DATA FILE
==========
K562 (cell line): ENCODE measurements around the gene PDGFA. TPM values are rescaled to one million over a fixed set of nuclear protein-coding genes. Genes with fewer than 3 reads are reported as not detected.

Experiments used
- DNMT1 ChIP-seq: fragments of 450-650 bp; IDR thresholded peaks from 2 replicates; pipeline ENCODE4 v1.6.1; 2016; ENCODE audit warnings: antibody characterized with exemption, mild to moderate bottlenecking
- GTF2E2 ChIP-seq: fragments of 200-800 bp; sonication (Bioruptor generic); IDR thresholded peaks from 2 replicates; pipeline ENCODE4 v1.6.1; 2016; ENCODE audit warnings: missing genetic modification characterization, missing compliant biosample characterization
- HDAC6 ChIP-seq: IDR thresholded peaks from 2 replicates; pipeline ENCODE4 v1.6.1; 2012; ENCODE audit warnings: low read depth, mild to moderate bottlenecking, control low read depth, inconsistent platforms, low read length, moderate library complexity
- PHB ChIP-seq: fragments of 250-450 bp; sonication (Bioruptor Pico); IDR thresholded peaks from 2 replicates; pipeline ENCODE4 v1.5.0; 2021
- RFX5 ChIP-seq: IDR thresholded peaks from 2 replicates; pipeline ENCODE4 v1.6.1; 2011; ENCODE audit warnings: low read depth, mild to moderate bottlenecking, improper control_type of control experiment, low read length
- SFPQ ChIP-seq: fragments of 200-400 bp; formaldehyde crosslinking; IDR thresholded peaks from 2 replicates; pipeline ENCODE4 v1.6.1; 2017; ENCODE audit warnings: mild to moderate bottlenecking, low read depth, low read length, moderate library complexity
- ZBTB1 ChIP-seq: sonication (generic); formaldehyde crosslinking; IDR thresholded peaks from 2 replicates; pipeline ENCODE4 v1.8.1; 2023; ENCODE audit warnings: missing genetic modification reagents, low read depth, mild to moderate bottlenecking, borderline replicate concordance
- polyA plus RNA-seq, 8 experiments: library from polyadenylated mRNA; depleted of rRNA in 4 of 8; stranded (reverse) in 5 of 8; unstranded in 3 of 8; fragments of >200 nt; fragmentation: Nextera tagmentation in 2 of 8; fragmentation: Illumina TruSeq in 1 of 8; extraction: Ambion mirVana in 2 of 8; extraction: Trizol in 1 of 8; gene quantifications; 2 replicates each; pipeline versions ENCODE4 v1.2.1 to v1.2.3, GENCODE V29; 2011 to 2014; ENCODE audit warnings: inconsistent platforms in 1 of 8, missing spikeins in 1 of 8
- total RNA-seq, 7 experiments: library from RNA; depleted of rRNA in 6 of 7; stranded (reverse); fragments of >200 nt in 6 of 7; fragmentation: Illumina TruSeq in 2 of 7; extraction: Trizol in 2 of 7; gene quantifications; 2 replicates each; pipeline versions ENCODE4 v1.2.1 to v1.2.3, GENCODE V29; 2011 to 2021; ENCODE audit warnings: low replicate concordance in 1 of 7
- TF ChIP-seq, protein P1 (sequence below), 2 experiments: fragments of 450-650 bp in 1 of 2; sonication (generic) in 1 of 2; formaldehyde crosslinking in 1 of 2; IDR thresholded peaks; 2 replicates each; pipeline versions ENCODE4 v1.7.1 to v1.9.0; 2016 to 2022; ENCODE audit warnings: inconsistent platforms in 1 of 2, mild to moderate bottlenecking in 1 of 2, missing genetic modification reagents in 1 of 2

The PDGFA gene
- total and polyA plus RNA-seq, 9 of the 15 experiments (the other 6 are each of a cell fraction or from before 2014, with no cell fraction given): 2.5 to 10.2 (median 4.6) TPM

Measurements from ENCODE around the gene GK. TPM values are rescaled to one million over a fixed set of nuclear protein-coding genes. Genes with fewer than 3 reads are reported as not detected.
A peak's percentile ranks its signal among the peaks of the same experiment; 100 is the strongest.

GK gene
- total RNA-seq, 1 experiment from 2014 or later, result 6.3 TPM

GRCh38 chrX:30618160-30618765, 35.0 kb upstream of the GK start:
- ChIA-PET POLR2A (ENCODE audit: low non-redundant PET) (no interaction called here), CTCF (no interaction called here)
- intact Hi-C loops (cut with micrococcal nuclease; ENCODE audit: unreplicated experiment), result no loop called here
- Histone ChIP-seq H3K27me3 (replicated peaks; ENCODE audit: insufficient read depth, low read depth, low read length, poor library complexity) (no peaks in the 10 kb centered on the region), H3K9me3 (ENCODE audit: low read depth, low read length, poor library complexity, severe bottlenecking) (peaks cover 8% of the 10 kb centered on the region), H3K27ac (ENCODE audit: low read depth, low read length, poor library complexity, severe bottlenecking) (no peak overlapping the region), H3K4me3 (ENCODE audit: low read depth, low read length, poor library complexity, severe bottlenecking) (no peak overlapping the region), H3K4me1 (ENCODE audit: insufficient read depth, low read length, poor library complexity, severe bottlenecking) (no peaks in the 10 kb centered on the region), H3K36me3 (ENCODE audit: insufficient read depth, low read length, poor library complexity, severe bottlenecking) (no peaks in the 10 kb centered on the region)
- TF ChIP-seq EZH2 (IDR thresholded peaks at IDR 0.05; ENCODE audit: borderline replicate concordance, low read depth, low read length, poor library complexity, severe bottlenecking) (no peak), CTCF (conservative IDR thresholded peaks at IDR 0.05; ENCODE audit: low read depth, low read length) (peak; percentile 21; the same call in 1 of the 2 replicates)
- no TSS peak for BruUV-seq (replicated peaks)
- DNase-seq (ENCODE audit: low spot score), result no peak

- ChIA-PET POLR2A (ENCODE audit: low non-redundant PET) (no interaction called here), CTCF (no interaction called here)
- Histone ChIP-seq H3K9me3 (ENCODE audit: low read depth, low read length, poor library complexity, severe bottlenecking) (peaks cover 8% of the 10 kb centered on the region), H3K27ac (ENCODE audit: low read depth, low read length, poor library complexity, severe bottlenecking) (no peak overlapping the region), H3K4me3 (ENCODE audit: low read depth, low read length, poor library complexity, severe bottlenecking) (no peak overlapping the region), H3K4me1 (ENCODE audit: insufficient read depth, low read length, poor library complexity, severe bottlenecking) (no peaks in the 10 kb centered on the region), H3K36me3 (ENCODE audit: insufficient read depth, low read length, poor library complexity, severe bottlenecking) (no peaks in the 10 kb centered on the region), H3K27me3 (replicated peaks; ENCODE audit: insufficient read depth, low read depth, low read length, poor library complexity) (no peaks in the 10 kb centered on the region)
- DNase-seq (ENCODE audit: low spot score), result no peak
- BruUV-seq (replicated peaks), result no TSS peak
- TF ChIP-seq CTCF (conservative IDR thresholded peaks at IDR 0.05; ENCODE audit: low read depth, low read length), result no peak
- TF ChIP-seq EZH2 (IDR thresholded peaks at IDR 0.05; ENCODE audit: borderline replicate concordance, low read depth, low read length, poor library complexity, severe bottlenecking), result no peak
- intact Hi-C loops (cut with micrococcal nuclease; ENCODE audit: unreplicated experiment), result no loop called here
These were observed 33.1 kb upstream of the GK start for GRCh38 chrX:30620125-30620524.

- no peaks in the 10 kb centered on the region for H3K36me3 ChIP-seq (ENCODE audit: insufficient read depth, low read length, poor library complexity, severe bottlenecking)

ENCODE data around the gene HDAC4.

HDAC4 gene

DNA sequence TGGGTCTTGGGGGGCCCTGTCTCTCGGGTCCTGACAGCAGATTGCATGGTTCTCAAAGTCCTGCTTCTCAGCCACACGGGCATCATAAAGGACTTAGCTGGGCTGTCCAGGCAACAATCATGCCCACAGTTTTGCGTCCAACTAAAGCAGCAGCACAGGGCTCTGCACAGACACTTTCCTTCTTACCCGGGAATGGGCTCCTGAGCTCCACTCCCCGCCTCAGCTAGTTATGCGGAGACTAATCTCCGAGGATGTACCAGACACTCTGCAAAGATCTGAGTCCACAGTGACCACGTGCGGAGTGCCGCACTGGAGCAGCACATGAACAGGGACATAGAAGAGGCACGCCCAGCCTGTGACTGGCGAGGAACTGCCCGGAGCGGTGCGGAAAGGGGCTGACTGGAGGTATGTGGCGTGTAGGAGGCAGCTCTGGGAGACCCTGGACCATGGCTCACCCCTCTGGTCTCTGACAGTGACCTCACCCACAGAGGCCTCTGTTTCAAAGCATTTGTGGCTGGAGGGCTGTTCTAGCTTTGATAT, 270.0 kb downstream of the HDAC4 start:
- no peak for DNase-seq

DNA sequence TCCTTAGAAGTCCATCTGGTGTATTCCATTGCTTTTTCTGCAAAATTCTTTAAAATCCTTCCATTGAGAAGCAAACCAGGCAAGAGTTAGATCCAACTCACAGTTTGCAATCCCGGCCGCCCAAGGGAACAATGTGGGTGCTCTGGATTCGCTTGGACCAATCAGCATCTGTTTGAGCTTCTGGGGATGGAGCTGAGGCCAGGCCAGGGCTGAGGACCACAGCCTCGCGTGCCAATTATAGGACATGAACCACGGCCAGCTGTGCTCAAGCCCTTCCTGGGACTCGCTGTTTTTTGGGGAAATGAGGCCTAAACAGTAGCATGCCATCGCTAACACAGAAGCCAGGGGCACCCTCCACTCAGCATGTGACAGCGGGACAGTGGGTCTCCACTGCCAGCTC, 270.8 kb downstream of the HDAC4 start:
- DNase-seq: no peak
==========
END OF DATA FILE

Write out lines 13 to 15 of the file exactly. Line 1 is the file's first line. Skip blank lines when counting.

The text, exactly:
The PDGFA gene
- total and polyA plus RNA-seq, 9 of the 15 experiments (the other 6 are each of a cell fraction or from before 2014, with no cell fraction given): 2.5 to 10.2 (median 4.6) TPM

Measurements from ENCODE around the gene GK. TPM values are rescaled to one million over a fixed set of nuclear protein-coding genes. Genes with fewer than 3 reads are reported as not detected.